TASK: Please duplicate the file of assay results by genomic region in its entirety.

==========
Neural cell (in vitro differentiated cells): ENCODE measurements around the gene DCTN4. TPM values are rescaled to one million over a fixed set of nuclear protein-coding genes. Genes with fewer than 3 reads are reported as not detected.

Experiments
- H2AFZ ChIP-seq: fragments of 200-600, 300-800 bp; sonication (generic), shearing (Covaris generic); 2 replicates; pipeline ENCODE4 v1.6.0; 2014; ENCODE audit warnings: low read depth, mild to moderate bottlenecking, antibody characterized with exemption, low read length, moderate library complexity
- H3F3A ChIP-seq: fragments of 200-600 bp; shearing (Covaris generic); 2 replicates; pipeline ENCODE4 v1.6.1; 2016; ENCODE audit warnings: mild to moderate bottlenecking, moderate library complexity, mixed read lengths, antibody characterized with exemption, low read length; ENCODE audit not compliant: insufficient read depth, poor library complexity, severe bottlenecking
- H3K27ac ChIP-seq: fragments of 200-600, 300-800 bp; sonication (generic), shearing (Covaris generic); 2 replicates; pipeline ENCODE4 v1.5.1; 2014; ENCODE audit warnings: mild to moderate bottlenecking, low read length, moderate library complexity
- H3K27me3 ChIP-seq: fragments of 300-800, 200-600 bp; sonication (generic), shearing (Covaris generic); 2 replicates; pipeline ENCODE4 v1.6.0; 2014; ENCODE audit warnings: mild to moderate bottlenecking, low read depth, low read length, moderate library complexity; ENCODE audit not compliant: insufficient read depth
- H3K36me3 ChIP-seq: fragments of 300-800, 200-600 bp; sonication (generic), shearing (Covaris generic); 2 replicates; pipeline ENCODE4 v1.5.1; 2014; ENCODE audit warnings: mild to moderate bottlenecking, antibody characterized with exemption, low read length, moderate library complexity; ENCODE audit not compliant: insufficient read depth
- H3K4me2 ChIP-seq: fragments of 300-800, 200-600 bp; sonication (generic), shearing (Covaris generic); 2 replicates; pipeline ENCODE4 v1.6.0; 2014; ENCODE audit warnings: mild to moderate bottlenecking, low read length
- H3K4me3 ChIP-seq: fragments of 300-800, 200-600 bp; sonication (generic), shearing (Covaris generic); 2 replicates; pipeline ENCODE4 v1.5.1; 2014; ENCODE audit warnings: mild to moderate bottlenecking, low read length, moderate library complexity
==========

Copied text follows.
Neural cell (in vitro differentiated cells): ENCODE measurements around the gene DCTN4. TPM values are rescaled to one million over a fixed set of nuclear protein-coding genes. Genes with fewer than 3 reads are reported as not detected.

Experiments
- H2AFZ ChIP-seq: fragments of 200-600, 300-800 bp; sonication (generic), shearing (Covaris generic); 2 replicates; pipeline ENCODE4 v1.6.0; 2014; ENCODE audit warnings: low read depth, mild to moderate bottlenecking, antibody characterized with exemption, low read length, moderate library complexity
- H3F3A ChIP-seq: fragments of 200-600 bp; shearing (Covaris generic); 2 replicates; pipeline ENCODE4 v1.6.1; 2016; ENCODE audit warnings: mild to moderate bottlenecking, moderate library complexity, mixed read lengths, antibody characterized with exemption, low read length; ENCODE audit not compliant: insufficient read depth, poor library complexity, severe bottlenecking
- H3K27ac ChIP-seq: fragments of 200-600, 300-800 bp; sonication (generic), shearing (Covaris generic); 2 replicates; pipeline ENCODE4 v1.5.1; 2014; ENCODE audit warnings: mild to moderate bottlenecking, low read length, moderate library complexity
- H3K27me3 ChIP-seq: fragments of 300-800, 200-600 bp; sonication (generic), shearing (Covaris generic); 2 replicates; pipeline ENCODE4 v1.6.0; 2014; ENCODE audit warnings: mild to moderate bottlenecking, low read depth, low read length, moderate library complexity; ENCODE audit not compliant: insufficient read depth
- H3K36me3 ChIP-seq: fragments of 300-800, 200-600 bp; sonication (generic), shearing (Covaris generic); 2 replicates; pipeline ENCODE4 v1.5.1; 2014; ENCODE audit warnings: mild to moderate bottlenecking, antibody characterized with exemption, low read length, moderate library complexity; ENCODE audit not compliant: insufficient read depth
- H3K4me2 ChIP-seq: fragments of 300-800, 200-600 bp; sonication (generic), shearing (Covaris generic); 2 replicates; pipeline ENCODE4 v1.6.0; 2014; ENCODE audit warnings: mild to moderate bottlenecking, low read length
- H3K4me3 ChIP-seq: fragments of 300-800, 200-600 bp; sonication (generic), shearing (Covaris generic); 2 replicates; pipeline ENCODE4 v1.5.1; 2014; ENCODE audit warnings: mild to moderate bottlenecking, low read length, moderate library complexity